Politics & Policy

Students Get Death Threats Over ‘Build the Wall’ Display

Construction crews work on a section of the U.S.-Mexico border wall in El Paso, Texas, September 26, 2018. (Jose Luis Gonzalez/Reuters)
A common political message earns its makers online vituperation — and worse

A  group of students at SUNY Oswego put up a “Build the Wall” display on campus on Tuesday — only to be hit with violent messages, including death threats, on social media.

The threats against the members of the group, Young Americans for Freedom, included mentions of shooting them, jumping them, and “greasing” them, according to an article in The College Fix. Reportedly, things got so bad that the university took several steps in response to them, including launching a police investigation and reminding students about a little thing called “free speech.”

YAF chairman Tyler Toomey told The Fix that the group is working with police on the issue.

“Threats of violence against students should not be tolerated regardless of their political view,” he said. “We are disgusted that our peers are threatening violence against members of our organization.”

“We had several great discussions with passing-by students and we were only treated to dirty looks in terms of negativity at the table,” Toomey continued. “After the event, social media blew up into a storm of bullying harassment and then turned to violent threats of shooting, jumping, and ‘greasing’ our members.”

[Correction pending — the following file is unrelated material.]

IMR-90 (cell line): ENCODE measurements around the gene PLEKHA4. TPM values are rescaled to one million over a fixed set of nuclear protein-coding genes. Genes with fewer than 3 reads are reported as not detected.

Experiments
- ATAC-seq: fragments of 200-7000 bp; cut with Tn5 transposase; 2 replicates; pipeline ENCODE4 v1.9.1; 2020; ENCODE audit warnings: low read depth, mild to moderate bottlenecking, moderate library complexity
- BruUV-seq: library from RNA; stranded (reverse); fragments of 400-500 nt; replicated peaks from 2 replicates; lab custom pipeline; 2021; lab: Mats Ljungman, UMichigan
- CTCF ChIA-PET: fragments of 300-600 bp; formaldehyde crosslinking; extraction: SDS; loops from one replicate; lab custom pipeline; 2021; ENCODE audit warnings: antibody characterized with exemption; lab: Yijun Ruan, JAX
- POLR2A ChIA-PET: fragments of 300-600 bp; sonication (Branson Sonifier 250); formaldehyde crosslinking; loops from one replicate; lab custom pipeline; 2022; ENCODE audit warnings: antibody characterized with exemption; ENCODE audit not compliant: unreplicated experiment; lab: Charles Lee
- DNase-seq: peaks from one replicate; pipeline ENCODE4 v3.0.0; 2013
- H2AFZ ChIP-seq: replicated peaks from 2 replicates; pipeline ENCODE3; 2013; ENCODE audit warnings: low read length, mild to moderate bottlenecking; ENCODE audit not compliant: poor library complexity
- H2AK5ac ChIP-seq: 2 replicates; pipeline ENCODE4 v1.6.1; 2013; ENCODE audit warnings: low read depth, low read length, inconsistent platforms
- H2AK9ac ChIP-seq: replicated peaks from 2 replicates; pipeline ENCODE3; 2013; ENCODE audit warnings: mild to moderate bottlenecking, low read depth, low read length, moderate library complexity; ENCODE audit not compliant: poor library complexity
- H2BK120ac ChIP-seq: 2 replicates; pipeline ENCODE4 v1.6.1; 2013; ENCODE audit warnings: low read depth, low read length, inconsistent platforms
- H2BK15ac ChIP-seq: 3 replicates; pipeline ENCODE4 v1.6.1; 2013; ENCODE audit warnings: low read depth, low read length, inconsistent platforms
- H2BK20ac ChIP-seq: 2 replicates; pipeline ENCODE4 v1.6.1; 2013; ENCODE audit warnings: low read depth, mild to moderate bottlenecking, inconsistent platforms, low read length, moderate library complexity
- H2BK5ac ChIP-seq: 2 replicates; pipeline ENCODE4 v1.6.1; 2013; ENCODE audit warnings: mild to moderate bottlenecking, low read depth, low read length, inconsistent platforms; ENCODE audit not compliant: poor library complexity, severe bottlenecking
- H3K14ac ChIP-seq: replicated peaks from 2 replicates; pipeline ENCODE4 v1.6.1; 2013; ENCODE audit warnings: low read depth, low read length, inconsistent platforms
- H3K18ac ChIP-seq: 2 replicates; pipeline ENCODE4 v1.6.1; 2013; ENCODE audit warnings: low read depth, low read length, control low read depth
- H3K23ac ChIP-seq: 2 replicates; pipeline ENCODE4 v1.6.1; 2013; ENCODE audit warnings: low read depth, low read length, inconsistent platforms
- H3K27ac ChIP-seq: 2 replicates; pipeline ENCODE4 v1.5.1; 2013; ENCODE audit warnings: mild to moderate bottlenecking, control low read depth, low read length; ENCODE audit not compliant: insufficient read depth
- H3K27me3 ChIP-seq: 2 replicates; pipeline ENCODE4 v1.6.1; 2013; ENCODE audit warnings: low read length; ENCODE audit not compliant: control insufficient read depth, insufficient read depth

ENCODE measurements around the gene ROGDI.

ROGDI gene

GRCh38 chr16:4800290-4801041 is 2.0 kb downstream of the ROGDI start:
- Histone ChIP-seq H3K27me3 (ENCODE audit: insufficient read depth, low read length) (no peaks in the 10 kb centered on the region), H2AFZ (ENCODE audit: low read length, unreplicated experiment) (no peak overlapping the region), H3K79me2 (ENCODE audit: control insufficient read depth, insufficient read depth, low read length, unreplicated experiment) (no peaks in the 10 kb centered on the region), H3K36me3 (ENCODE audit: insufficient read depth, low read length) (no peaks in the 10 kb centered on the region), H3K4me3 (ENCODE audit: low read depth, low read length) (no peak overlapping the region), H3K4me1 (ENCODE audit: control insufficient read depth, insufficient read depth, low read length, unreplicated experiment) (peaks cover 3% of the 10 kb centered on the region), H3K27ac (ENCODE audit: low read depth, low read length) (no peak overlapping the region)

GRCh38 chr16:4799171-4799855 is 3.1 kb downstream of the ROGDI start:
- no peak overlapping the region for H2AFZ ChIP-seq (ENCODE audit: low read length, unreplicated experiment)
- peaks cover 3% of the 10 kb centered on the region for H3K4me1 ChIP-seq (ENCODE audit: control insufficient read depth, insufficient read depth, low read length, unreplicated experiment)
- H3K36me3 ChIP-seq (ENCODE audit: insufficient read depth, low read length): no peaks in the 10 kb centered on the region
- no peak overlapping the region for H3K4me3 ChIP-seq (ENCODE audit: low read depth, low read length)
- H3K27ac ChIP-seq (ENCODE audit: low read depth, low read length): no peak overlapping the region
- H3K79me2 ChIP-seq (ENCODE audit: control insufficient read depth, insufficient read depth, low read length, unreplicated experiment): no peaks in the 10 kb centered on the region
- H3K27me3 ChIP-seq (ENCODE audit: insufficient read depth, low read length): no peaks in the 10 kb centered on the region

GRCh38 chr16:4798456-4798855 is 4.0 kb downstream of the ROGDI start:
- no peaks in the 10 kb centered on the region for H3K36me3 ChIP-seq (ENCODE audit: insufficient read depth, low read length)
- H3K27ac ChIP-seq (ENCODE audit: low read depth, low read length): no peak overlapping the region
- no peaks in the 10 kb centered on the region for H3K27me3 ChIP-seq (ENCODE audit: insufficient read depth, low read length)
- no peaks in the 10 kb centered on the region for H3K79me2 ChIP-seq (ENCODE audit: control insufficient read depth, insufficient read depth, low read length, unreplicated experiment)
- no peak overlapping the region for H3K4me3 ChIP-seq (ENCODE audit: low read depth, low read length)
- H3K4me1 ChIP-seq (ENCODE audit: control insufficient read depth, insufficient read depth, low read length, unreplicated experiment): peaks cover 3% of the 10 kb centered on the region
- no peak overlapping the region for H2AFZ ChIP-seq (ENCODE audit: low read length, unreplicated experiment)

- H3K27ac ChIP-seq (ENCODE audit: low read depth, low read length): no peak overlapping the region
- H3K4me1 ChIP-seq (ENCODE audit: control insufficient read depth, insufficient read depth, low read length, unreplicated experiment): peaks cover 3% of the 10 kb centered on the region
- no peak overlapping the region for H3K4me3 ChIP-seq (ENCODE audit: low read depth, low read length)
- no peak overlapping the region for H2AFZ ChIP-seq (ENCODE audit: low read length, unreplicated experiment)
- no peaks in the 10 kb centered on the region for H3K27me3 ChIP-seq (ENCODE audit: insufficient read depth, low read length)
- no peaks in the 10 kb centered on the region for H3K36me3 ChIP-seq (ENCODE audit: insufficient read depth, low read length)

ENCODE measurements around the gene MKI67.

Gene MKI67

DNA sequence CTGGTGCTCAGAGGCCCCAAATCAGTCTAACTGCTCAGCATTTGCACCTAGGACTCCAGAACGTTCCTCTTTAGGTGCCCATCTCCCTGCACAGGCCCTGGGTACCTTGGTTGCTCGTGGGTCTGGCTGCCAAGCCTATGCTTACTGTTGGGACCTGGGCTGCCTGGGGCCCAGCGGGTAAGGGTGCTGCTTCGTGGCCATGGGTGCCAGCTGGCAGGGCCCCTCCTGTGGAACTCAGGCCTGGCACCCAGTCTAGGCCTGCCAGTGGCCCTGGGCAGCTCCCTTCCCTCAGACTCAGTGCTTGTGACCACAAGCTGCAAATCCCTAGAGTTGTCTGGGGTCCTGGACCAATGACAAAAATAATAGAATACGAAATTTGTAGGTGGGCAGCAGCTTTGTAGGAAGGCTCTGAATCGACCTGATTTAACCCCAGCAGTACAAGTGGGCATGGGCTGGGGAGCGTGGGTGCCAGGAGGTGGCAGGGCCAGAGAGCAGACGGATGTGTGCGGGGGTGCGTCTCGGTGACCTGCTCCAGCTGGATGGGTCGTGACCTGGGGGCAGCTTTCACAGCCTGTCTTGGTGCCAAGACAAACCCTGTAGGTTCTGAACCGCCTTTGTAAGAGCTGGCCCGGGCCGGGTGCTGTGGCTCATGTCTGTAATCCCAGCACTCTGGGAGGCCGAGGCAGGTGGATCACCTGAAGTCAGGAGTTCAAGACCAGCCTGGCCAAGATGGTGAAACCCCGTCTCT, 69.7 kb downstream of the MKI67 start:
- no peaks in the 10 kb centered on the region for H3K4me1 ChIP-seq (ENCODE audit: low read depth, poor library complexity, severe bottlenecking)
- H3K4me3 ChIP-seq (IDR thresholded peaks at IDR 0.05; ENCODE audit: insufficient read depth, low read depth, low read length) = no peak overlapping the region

Toomey also said that people had even “targeted our direct messages with their threats of violence.”

The Fix obtained screenshots of some of the posts and messages, which included “fellas if y’all locked in a room with these 3 ugly mf’s and only got 27 bullets which one y’all shootin’ first” and “Count Your Days Buddy!”

The college’s president, Deborah Stanley, addressed the issue in a statement to the school.

“Violent threats will not be tolerated and are not protected by freedom of speech,” she said. “We will pursue offenders as soon as we become aware of threats of violence or other criminal acts.”

“The principles of free speech and expression are fundamental to an open society,” she continued. “. . . While some ideas and opinions are vastly different from our own and may be anathema to what we think and believe, I strongly encourage all students, faculty and staff who wish to rebut expressions of others to use their words and voices to add their experiences and understandings to the public ‘marketplace of ideas’ that is the soul of SUNY Oswego. An ill-tempered and threatening response may very well bolster those ideas you wish to debunk and make you subject to judicial proceedings.”

Stanley is absolutely correct. Not only is making threats wrong and illegal, but it is also a completely stupid way to try and compel other people to see your point of view. No one is going to be threatened by someone and then think to himself, “Gee, I really respect this person and would love to consider what they have to say.” No, all it’s going to do is further drive a wedge between the two opposing sides and make any kind of real conversation impossible.

Unfortunately, it seems as though our political climate has become a complete and total disaster. Far too many people don’t see those on the “other side” simply as people with whom they happen to disagree, they see them as enemies to be destroyed. In other words: They don’t even really see them as people at all. All too often, discourse between sides has become hostile, which is terrible — not only because it’s hurtful and wrong, but also because it just isn’t productive. We’ve become a very divided country, and if we ever hope to patch things up, we need to start engaging with opposing points of view with respect instead of hatred.

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